Salman’s uncle Al Salman has defended his niece, saying she is an innocent person who was physically and mentally abused by Mateen.

He said she remained in the marriage because she feared losing custody of the couple’s 4-year-old boy.

Noor Salman was living with Mateen in Fort Pierce, Florida when he proclaimed his allegiance to Islamic State and attacked the nightclub.

The indictment charges her with aiding and abetting Mateen in providing material support and resources to Islamic State between April and June of last year. She was also charged with obstruction, accused of misleading and lying to police and the FBI during their investigation.

Charles Swift, her lead attorney, declined comment Wednesday outside court. He is director of the Texas-based Constitutional Law Center for Muslims in America.

Salman told The New York Times in an interview published in November that she knew her husband had watched jihadist videos but that she was “unaware of everything” regarding his intent to shoot up the club. Salman also said he had physically abused her.

Republish with permission of The Associated Press.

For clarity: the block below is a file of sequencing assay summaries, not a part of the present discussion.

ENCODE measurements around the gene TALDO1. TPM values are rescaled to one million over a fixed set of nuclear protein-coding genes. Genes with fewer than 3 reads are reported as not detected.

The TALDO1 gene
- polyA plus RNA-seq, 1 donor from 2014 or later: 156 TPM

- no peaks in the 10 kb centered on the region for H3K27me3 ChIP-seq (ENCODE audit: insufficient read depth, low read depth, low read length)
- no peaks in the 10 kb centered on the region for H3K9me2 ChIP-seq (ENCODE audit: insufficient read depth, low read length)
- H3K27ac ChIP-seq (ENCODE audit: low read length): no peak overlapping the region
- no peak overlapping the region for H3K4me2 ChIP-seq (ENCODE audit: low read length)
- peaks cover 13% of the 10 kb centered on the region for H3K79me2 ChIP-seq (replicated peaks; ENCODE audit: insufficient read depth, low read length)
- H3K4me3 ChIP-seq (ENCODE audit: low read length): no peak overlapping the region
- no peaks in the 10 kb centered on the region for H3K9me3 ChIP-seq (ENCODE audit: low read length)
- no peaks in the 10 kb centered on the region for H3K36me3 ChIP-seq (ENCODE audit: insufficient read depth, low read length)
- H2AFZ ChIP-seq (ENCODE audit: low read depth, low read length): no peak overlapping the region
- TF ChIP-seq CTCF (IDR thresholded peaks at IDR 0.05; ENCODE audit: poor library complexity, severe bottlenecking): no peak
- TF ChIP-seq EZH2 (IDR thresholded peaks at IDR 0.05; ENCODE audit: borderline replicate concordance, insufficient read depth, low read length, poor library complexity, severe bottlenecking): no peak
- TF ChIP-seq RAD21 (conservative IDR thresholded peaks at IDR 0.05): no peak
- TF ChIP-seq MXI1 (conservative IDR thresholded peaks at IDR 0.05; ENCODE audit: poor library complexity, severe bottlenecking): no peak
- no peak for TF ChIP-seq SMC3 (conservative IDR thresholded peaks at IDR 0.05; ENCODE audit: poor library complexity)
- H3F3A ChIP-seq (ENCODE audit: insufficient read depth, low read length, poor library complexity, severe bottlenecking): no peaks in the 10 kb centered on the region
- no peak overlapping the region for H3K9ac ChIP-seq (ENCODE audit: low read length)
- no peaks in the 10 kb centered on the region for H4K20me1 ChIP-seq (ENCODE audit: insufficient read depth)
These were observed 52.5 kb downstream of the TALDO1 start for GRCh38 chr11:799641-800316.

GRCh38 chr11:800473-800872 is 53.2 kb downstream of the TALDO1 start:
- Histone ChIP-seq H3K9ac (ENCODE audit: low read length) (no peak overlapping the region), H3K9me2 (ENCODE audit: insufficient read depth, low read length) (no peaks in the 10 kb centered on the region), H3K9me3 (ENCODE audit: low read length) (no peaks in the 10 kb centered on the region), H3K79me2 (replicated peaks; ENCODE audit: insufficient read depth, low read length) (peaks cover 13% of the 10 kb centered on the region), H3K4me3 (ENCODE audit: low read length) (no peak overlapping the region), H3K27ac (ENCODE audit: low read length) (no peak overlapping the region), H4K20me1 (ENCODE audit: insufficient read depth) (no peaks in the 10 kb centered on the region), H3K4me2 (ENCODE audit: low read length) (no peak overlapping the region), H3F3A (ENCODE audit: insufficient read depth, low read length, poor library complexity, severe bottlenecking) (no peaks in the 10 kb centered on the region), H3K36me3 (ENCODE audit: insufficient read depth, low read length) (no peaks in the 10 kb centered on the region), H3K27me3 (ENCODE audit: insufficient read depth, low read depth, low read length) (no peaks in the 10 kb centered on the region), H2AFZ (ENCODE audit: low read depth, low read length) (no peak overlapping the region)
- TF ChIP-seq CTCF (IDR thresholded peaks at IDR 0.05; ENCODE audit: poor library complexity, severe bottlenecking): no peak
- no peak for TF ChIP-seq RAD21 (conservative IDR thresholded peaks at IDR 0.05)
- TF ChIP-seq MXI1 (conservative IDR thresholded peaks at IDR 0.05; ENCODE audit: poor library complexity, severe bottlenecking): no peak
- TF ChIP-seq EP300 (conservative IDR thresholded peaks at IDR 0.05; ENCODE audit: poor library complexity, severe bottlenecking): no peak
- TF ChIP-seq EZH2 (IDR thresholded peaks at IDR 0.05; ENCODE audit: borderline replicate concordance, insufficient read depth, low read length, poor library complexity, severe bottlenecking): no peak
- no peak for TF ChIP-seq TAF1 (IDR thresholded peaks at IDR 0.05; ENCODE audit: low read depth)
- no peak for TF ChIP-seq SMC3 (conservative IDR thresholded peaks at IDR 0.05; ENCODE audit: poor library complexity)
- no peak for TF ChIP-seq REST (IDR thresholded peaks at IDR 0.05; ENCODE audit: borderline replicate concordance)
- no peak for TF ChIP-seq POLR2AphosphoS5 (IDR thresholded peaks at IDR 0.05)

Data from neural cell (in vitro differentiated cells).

Florida man charged with making online threat against Donald Trump

A South Florida man has been charged with threatening to kill President-elect Donald Trump in a video posted online.

A Miami Beach police report released Wednesday identified the suspect as 51-year-old Dominic Puopolo. Jail records show Puopolo is being held without bail on state charges of threatening harm against a public servant. Court records do not list a lawyer for him.

The police report says Puopolo on Monday posted a video on his Twitter account stating that he would “be at the review/inauguration and I will kill President Trump, President-elect Trump” while in Washington.

The report says he was arrested a short time later at a Miami Beach Subway restaurant and admitted to officers he had posted the threatening video. Police say Puopolo told them he is homeless.

Republished with permission of The Associated Press.

Sierra Club challenges nearly $1 billion electric rate hike

An environmental group is challenging a rate hike for Florida’s largest electric utility.

The Sierra Club on Tuesday asked the state Supreme Court to reject an $811 million hike that was approved last year for Florida Power & Light. FPL has about 4.8 million customers in the state.

FPL initially wanted a $1.3 billion hike but scaled it back during settlement negotiations. The hike was approved by the Florida Public Service Commission, and part of it took effect this month.

Company officials said the higher rates would help pay for improvements, including a new natural gas plant.

But Sierra Club officials maintain state law required FPL to present “substantial evidence” to prove the gas plants were needed. They assert the company never showed if it considered options such as solar.

Republished with permission of The Associated Press.